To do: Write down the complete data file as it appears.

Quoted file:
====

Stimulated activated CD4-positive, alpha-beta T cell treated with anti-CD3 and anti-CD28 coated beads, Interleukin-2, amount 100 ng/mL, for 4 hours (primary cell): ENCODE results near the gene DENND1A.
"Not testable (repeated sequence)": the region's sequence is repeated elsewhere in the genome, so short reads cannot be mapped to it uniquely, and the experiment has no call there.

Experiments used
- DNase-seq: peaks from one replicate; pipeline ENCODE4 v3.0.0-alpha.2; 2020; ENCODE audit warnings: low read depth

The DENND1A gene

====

Stimulated activated CD4-positive, alpha-beta T cell treated with anti-CD3 and anti-CD28 coated beads, Interleukin-2, amount 100 ng/mL, for 4 hours (primary cell): ENCODE results near the gene DENND1A.
"Not testable (repeated sequence)": the region's sequence is repeated elsewhere in the genome, so short reads cannot be mapped to it uniquely, and the experiment has no call there.

Experiments used
- DNase-seq: peaks from one replicate; pipeline ENCODE4 v3.0.0-alpha.2; 2020; ENCODE audit warnings: low read depth

The DENND1A gene